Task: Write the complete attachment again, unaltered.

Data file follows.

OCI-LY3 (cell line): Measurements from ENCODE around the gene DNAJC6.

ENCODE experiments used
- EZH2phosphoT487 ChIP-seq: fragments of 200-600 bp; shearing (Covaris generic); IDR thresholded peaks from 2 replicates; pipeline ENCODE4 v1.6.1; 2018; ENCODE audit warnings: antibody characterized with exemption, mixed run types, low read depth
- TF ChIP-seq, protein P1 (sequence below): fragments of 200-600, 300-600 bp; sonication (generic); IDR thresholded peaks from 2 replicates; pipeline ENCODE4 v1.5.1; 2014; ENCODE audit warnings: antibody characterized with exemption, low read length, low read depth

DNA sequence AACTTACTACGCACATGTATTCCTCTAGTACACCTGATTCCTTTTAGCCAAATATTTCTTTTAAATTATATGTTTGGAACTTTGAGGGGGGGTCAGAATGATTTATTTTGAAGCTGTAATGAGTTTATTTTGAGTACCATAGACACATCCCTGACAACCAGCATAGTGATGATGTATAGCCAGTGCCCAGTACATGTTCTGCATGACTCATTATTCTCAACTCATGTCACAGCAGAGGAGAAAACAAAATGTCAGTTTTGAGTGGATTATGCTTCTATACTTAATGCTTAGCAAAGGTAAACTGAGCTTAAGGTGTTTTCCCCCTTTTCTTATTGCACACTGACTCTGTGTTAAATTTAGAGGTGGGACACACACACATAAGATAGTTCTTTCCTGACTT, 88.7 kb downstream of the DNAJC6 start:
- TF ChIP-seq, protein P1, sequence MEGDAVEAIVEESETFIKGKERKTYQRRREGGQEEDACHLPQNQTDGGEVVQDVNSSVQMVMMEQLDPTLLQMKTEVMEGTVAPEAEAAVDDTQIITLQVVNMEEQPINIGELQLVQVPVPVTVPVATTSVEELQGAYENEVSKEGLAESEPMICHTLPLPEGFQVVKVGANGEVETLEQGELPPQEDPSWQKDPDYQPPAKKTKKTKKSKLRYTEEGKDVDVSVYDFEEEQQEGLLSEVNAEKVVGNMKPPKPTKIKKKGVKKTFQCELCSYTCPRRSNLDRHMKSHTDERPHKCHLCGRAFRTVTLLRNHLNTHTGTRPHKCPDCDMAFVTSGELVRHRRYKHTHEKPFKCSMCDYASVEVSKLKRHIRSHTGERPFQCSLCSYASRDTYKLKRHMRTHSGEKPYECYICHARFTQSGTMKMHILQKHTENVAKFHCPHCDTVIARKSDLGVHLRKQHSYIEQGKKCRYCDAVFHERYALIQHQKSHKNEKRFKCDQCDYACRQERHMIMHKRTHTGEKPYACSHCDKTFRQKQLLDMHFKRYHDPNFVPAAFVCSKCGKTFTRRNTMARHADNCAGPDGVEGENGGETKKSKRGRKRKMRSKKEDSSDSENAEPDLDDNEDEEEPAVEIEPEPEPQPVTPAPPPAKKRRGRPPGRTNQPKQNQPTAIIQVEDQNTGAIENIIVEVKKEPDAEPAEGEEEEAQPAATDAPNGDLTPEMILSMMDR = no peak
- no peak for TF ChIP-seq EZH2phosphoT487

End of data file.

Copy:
OCI-LY3 (cell line): Measurements from ENCODE around the gene DNAJC6.

ENCODE experiments used
- EZH2phosphoT487 ChIP-seq: fragments of 200-600 bp; shearing (Covaris generic); IDR thresholded peaks from 2 replicates; pipeline ENCODE4 v1.6.1; 2018; ENCODE audit warnings: antibody characterized with exemption, mixed run types, low read depth
- TF ChIP-seq, protein P1 (sequence below): fragments of 200-600, 300-600 bp; sonication (generic); IDR thresholded peaks from 2 replicates; pipeline ENCODE4 v1.5.1; 2014; ENCODE audit warnings: antibody characterized with exemption, low read length, low read depth

DNA sequence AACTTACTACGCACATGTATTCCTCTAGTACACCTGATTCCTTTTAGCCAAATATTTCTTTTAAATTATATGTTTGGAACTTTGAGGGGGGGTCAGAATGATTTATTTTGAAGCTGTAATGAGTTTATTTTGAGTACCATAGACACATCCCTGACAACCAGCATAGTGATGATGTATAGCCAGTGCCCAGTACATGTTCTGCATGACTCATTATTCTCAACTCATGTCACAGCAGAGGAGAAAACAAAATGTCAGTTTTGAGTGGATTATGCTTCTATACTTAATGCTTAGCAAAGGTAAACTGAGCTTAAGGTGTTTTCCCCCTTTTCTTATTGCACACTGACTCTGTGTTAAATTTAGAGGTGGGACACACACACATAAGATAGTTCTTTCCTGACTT, 88.7 kb downstream of the DNAJC6 start:
- TF ChIP-seq, protein P1, sequence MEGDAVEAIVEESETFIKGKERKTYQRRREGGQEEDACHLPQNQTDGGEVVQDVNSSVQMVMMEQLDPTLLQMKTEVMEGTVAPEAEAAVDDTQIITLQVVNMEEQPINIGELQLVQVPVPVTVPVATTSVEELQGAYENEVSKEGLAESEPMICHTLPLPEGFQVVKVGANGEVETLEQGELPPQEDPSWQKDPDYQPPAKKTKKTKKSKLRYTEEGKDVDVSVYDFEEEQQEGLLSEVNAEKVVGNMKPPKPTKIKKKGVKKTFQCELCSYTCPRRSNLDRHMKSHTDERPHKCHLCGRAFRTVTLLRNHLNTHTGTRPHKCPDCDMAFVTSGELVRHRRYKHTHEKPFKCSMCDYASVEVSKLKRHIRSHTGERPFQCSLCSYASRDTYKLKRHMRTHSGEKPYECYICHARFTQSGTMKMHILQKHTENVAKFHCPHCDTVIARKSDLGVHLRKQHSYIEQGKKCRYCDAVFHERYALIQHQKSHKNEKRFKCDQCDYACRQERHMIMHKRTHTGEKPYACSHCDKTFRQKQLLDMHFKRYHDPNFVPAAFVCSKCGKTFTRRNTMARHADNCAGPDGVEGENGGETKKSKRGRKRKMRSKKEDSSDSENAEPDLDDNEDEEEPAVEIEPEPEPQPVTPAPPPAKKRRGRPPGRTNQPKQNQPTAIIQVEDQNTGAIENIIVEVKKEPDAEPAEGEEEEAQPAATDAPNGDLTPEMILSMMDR = no peak
- no peak for TF ChIP-seq EZH2phosphoT487